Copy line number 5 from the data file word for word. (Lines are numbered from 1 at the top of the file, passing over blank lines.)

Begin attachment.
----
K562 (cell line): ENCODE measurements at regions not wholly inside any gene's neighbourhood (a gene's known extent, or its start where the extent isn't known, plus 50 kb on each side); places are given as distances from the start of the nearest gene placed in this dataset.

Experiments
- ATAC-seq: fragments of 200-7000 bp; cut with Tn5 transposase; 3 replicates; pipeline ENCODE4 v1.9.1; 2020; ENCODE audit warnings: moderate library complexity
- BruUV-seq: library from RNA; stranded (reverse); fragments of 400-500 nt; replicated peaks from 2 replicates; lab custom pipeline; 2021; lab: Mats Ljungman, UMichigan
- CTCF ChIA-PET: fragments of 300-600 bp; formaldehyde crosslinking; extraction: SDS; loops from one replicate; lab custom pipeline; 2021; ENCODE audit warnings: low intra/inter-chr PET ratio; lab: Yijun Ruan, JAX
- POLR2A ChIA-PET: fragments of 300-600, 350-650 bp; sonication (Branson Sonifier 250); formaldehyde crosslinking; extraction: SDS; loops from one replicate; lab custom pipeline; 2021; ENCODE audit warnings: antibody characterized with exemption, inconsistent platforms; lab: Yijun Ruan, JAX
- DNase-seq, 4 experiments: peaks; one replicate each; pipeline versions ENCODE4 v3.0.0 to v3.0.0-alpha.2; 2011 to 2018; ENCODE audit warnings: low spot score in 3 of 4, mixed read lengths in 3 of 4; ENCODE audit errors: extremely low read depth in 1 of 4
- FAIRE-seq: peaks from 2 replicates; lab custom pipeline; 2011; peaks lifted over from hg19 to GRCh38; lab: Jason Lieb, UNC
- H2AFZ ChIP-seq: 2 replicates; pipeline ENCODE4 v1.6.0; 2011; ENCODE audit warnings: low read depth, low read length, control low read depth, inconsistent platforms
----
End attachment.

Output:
- CTCF ChIA-PET: fragments of 300-600 bp; formaldehyde crosslinking; extraction: SDS; loops from one replicate; lab custom pipeline; 2021; ENCODE audit warnings: low intra/inter-chr PET ratio; lab: Yijun Ruan, JAX